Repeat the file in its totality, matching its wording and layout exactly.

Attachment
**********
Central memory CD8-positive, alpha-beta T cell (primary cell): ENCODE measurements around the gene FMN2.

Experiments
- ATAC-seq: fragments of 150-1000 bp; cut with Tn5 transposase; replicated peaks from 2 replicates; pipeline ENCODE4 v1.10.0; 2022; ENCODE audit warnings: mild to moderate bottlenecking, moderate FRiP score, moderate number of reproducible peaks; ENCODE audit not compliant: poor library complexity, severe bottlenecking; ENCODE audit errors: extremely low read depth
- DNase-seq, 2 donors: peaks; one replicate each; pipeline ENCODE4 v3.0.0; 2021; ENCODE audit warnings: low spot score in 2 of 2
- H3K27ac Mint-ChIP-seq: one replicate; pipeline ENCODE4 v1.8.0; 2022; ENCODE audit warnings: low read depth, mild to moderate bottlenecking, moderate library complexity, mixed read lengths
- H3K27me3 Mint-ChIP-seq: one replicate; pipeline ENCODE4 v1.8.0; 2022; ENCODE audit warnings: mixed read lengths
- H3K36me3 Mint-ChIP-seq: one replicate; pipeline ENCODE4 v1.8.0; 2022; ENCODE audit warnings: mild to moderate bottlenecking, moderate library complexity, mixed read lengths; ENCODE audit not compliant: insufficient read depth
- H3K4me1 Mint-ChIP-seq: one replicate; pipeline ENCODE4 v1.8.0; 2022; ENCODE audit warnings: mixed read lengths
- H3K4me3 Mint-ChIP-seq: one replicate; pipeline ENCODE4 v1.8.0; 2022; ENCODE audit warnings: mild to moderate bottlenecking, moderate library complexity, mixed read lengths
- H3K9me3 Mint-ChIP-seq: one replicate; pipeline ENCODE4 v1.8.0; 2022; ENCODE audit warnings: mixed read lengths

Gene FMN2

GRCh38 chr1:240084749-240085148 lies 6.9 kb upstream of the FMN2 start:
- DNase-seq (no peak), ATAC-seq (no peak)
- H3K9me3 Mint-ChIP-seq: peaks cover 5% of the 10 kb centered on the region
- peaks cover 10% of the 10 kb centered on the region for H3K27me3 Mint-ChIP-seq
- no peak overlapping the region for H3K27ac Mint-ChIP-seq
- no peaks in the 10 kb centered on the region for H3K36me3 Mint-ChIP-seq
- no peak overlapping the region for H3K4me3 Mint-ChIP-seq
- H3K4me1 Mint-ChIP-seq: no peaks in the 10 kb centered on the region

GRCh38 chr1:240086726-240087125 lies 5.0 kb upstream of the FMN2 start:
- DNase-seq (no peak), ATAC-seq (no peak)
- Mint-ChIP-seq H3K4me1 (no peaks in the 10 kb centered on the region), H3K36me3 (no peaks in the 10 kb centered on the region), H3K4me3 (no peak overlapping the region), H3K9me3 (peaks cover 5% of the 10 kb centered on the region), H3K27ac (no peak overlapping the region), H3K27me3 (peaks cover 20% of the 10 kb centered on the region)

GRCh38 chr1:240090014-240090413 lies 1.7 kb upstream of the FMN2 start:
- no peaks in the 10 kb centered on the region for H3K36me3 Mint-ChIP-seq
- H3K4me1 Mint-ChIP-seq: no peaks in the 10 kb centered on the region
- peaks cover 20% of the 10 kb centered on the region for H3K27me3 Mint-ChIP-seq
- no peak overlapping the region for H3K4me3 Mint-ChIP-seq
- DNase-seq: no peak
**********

Central memory CD8-positive, alpha-beta T cell (primary cell): ENCODE measurements around the gene FMN2.

Experiments
- ATAC-seq: fragments of 150-1000 bp; cut with Tn5 transposase; replicated peaks from 2 replicates; pipeline ENCODE4 v1.10.0; 2022; ENCODE audit warnings: mild to moderate bottlenecking, moderate FRiP score, moderate number of reproducible peaks; ENCODE audit not compliant: poor library complexity, severe bottlenecking; ENCODE audit errors: extremely low read depth
- DNase-seq, 2 donors: peaks; one replicate each; pipeline ENCODE4 v3.0.0; 2021; ENCODE audit warnings: low spot score in 2 of 2
- H3K27ac Mint-ChIP-seq: one replicate; pipeline ENCODE4 v1.8.0; 2022; ENCODE audit warnings: low read depth, mild to moderate bottlenecking, moderate library complexity, mixed read lengths
- H3K27me3 Mint-ChIP-seq: one replicate; pipeline ENCODE4 v1.8.0; 2022; ENCODE audit warnings: mixed read lengths
- H3K36me3 Mint-ChIP-seq: one replicate; pipeline ENCODE4 v1.8.0; 2022; ENCODE audit warnings: mild to moderate bottlenecking, moderate library complexity, mixed read lengths; ENCODE audit not compliant: insufficient read depth
- H3K4me1 Mint-ChIP-seq: one replicate; pipeline ENCODE4 v1.8.0; 2022; ENCODE audit warnings: mixed read lengths
- H3K4me3 Mint-ChIP-seq: one replicate; pipeline ENCODE4 v1.8.0; 2022; ENCODE audit warnings: mild to moderate bottlenecking, moderate library complexity, mixed read lengths
- H3K9me3 Mint-ChIP-seq: one replicate; pipeline ENCODE4 v1.8.0; 2022; ENCODE audit warnings: mixed read lengths

Gene FMN2

GRCh38 chr1:240084749-240085148 lies 6.9 kb upstream of the FMN2 start:
- DNase-seq (no peak), ATAC-seq (no peak)
- H3K9me3 Mint-ChIP-seq: peaks cover 5% of the 10 kb centered on the region
- peaks cover 10% of the 10 kb centered on the region for H3K27me3 Mint-ChIP-seq
- no peak overlapping the region for H3K27ac Mint-ChIP-seq
- no peaks in the 10 kb centered on the region for H3K36me3 Mint-ChIP-seq
- no peak overlapping the region for H3K4me3 Mint-ChIP-seq
- H3K4me1 Mint-ChIP-seq: no peaks in the 10 kb centered on the region

GRCh38 chr1:240086726-240087125 lies 5.0 kb upstream of the FMN2 start:
- DNase-seq (no peak), ATAC-seq (no peak)
- Mint-ChIP-seq H3K4me1 (no peaks in the 10 kb centered on the region), H3K36me3 (no peaks in the 10 kb centered on the region), H3K4me3 (no peak overlapping the region), H3K9me3 (peaks cover 5% of the 10 kb centered on the region), H3K27ac (no peak overlapping the region), H3K27me3 (peaks cover 20% of the 10 kb centered on the region)

GRCh38 chr1:240090014-240090413 lies 1.7 kb upstream of the FMN2 start:
- no peaks in the 10 kb centered on the region for H3K36me3 Mint-ChIP-seq
- H3K4me1 Mint-ChIP-seq: no peaks in the 10 kb centered on the region
- peaks cover 20% of the 10 kb centered on the region for H3K27me3 Mint-ChIP-seq
- no peak overlapping the region for H3K4me3 Mint-ChIP-seq
- DNase-seq: no peak